Vintage Sewing Machine Foot Pedal Fires and How To Prevent Them

Hello everyone today we are going to discuss safety. Not the typical use your tools safely kind of discussion although it is probably a subject some of us could use a crash course in due to complacency. No today we are going to discuss our sewing machines. We are going to point out some of the flaws that are inherent to older sewing machines. Things such as no power switch to turn them off when not in use. I want to point out some of the things we take for granted and shouldn’t. I want to share some different Ideas and different practices we use here to keep our machines safe and happy in their environment.

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My main intention for writing this particular blog post isn’t to incite a riot or to scare anyone away from the Vintage sewing world. Actually, it is cast some light upon some of the things we as individuals commonly overlook. Or we don’t grasp the gravity of the potential disaster that could happen because we didn’t know to take defensive action sooner.

What Causes Fires in Vintage Sewing Machine Foot Pedals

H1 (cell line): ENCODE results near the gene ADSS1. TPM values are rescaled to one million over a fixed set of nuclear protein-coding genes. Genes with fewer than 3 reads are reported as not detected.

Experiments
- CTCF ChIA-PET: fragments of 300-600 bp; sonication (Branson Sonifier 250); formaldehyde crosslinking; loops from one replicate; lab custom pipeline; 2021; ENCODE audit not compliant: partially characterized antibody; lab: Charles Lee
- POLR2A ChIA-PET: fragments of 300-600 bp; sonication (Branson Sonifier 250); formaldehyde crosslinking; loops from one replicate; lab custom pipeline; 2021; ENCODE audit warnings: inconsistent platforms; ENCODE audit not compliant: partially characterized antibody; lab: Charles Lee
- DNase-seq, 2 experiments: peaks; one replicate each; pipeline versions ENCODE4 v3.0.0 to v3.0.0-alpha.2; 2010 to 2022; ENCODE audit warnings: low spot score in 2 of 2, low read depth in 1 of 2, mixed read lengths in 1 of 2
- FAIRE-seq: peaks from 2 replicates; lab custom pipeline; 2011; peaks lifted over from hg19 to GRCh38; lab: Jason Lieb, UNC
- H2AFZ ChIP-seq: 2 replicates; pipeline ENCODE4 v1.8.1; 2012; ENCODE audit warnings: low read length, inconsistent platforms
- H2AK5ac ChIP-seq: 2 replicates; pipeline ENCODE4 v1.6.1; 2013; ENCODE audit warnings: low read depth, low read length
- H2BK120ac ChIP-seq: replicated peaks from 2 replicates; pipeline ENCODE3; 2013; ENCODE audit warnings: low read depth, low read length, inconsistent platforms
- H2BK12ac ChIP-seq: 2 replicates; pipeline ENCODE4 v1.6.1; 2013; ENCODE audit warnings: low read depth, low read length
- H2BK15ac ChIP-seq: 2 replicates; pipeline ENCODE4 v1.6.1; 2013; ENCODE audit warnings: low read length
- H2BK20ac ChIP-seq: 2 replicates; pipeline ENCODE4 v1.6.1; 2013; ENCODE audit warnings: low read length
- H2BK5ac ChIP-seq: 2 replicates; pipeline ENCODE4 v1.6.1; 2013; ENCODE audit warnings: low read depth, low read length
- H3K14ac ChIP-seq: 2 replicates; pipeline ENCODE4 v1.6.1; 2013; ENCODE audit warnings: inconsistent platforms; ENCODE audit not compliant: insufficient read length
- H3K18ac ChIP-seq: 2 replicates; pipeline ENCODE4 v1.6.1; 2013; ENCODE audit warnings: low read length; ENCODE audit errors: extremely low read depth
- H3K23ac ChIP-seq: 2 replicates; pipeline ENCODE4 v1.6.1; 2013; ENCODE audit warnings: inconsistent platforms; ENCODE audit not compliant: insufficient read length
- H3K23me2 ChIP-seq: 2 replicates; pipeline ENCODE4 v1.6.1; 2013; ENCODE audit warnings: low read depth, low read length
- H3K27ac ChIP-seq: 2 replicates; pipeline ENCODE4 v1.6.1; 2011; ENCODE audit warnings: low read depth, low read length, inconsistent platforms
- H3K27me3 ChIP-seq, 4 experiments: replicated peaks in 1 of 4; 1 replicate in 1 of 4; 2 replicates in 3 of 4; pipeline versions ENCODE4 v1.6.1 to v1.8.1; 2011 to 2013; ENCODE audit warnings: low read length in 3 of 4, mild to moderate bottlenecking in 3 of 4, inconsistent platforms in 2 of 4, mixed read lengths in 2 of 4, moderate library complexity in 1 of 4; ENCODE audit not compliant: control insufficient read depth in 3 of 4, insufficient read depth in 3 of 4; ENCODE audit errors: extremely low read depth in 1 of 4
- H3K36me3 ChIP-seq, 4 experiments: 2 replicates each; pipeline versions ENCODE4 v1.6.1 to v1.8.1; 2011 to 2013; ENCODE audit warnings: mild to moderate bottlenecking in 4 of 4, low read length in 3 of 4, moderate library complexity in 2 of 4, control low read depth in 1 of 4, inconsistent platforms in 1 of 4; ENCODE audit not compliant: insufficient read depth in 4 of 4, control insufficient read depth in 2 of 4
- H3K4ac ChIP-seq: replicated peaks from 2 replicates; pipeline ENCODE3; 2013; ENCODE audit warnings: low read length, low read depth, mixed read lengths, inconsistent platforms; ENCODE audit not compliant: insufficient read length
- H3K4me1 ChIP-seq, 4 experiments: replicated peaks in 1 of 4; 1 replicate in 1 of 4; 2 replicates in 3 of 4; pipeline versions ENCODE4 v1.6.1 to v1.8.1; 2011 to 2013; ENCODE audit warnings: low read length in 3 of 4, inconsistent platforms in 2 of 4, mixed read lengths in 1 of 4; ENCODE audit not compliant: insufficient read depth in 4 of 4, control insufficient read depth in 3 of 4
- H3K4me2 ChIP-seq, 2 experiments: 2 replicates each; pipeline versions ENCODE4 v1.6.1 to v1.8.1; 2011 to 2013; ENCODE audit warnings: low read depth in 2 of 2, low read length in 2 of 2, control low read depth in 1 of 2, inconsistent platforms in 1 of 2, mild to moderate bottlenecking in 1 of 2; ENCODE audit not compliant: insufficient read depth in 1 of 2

In my opinion, the #1 safety hazard to be overlooked pertains to the lack of a main power switch on most of the early Vintage sewing machines. When the sewing machine was first electrified the only switch that was thought to be needed was the LIGHT switch. It was taken for granted the power didn’t need to be shut off to the foot /motor controller because if it was not pressed into service the motor would not try to run. And for the most part, this is true. Also maybe the assumption was that the machine would always be unplugged when it was not being used even if it was not a portable machine. I am not trying to imply that companies intended to put forth an appliance that might harm its environment and its user. But here is what can happen if these machines are left plugged in. It is quite possible for the controller to gain enough wear through use to not fully disengage the motor when the knee lever or foot pedal is released. By not fully disengaging from the motor the controller can sit there by itself passing electrical current through the resistors of the control at a level it doesn’t try to run the motor. We all have run a resistive controller for long periods at low voltage to the motor so the motor would run slow as we sew. If we do this long enough and slow enough what usually happens? Well because the voltage is dropped by the resistors, the resistors absorb the unused portion of the electricity turning it into heat to be carried away by the air and thus cooling the resistors in the process. What happens is the resistors can create more heat than the air can dissipate. Enough heat to turn the resistors red hot inside the metal or Bakelite housing. Given this situation, one can only imagine what the potential threat is during the night while everyone sleeps or during the day while the house is empty while everyone is at work or school. Leaving a machine fitting this description plugged-in and not attended to carries the same potential threat as leaving a candle burning when you leave the house. Sure most of the time it will put itself out. A house fire will eventually put itself out also but it can claim all of your possessions and possibly your life or a loved one’s life in the process.